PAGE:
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Hyperion Records

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Track(s) taken from CDD22039
Recording details: September 1983
Dartington Hall, Totnes, Devon, United Kingdom
Produced by Andrew Keener
Engineered by Mike Clements
Release date: July 1988
Total duration: 10 minutes 7 seconds

'First-class performances and superb recording. An indispensable issue for lovers of Martinu's music' (The Penguin Guide to Compact Discs)

'A delightful record, first class performances and superb recording. An indispensable issue' (Penguin Stereo Record Guide)

'Martinu's fluent brand of neo-classicism takes flight in an indispensable (and inexpensive) double-CD set' (Tower.com)

Madrigal Sonata
composer
1942

Poco allegro  [3'51]

Introduction  EnglishFrançaisDeutsch
Martinu did not return to the madrigal idea again until 1942. By this time he was an exile in America. Having got over his initial homesickness he was now ready to woo the American public. He had already written the first Symphony which was successful, and was embarking on a Concerto for two pianos. In between, and by way of relaxation, he wrote two pieces of chamber music, a set of Variations on a theme of Rossini for cello and piano, and the Madrigal Sonata for flute, violin and piano. This approximates to sonata form but, as in the earlier work, it is the interplay of the three voices rather than considerations of structure which interests the composer most, emphasizing the link in his mind between this type of writing and the free-flowing lines of the classical madrigal.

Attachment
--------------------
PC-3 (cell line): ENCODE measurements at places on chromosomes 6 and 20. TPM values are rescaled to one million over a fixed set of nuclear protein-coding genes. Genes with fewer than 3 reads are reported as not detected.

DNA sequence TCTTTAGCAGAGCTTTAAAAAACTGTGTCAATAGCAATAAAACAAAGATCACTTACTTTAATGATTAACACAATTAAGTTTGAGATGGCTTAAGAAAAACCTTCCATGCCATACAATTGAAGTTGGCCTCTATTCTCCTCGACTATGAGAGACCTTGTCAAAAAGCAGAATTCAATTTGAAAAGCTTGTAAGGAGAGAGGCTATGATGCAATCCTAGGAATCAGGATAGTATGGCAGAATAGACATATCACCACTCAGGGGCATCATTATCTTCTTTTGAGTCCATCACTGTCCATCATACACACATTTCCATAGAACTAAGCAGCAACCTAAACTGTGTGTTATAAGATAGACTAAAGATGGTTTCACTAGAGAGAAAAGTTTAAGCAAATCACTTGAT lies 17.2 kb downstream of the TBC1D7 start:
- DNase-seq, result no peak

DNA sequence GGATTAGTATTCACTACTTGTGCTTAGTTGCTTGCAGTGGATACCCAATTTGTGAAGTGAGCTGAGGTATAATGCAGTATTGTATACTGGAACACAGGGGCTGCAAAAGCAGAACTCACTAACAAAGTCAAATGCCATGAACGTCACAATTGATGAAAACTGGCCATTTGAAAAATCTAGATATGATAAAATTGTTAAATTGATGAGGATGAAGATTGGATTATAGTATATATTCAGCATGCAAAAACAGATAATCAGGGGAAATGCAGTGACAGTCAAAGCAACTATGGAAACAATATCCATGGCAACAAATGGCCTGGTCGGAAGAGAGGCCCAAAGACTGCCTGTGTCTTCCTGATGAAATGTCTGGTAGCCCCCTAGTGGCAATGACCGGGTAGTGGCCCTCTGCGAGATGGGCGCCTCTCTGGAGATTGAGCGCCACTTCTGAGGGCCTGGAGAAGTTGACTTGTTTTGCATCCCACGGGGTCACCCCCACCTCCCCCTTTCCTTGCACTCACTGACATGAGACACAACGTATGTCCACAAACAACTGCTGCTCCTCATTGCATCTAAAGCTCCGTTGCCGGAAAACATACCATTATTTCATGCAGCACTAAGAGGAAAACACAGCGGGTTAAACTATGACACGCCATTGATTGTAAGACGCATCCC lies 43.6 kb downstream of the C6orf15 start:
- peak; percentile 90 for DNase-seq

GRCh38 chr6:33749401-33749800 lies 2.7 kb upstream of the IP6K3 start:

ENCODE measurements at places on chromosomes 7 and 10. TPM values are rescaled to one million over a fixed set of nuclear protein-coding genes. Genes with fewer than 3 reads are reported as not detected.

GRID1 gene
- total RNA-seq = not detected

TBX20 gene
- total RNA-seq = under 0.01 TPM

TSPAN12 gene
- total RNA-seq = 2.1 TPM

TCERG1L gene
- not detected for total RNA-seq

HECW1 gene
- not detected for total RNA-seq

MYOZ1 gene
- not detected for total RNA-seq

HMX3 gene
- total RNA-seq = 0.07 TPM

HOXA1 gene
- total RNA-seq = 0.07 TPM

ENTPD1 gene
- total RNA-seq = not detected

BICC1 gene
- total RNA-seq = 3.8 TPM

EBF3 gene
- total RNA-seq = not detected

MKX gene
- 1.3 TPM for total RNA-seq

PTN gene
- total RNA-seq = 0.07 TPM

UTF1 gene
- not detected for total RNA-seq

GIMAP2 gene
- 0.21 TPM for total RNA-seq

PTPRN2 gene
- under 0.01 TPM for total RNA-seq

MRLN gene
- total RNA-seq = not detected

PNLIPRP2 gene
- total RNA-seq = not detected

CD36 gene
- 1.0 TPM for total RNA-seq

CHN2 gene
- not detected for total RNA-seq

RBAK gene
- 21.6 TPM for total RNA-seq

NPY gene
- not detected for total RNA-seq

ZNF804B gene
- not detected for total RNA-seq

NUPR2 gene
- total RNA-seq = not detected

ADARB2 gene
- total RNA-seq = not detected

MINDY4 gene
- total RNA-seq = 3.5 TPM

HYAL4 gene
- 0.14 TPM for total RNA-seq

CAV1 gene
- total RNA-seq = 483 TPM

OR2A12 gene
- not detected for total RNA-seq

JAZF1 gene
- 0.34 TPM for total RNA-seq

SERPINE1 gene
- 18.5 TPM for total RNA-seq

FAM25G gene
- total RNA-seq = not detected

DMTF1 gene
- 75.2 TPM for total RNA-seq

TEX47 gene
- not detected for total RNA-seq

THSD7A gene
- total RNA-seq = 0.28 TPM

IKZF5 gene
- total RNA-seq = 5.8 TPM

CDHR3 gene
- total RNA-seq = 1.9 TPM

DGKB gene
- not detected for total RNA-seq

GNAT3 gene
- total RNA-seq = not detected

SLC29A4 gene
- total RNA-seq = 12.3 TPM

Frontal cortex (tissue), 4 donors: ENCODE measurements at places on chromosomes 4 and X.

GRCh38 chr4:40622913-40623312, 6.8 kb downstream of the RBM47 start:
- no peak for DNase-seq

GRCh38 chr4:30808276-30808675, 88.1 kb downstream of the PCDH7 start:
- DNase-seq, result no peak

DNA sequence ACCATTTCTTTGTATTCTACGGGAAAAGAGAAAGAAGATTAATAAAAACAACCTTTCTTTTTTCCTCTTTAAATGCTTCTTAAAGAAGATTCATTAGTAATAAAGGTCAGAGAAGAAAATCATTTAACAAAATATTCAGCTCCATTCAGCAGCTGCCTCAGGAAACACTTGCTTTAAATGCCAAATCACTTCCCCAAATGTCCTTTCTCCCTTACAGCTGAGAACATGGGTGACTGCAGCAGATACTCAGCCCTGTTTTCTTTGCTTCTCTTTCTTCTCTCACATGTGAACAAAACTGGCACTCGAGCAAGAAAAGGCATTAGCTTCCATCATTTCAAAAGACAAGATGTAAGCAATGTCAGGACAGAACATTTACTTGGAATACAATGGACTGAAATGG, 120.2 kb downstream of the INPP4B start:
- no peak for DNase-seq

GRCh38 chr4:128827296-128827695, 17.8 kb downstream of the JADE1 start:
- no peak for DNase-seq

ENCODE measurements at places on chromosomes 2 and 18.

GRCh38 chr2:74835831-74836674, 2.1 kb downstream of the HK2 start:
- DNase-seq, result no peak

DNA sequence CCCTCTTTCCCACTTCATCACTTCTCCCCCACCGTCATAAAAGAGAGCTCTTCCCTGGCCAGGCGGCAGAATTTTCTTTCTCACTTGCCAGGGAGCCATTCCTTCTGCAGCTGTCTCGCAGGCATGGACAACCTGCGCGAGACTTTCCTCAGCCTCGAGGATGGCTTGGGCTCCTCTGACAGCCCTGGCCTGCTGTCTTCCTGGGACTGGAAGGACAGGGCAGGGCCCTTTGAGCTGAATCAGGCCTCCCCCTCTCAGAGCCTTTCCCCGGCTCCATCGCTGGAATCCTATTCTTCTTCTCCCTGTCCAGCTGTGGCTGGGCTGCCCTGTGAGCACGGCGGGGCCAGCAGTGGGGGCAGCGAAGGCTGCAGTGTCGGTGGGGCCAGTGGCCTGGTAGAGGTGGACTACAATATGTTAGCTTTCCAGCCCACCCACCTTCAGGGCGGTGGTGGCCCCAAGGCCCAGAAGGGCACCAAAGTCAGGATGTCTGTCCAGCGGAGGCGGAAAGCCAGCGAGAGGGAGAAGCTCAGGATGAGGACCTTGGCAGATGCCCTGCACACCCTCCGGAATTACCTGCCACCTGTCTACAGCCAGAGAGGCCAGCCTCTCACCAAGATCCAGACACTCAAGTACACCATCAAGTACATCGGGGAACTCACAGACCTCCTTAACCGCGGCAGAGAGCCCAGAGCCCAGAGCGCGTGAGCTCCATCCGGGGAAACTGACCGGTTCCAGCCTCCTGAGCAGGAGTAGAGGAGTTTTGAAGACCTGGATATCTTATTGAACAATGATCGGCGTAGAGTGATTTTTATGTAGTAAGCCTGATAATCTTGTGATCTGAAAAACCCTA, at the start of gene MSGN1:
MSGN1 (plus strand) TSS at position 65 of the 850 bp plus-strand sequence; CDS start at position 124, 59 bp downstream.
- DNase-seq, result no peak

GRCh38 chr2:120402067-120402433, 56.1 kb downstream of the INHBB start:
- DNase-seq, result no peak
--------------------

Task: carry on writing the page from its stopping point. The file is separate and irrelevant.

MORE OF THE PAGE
Its three short movements (the second and third are interlinked) are somewhat fey in character and again remind us of Julietta. The mood generally is light and graceful, and the music does not attempt to plumb great depths of expression. A kind of Baroque-style ostinato is a feature of the first movement, and the slowish introduction to the second makes much use of trills. The Madrigal Sonata was completed in November 1942 and first performed in New York on 9 December on the occasion of the twentieth anniversary of the American League of Composers.

from notes by Kenneth Dommett & Robert Matthew-Walker © 1998

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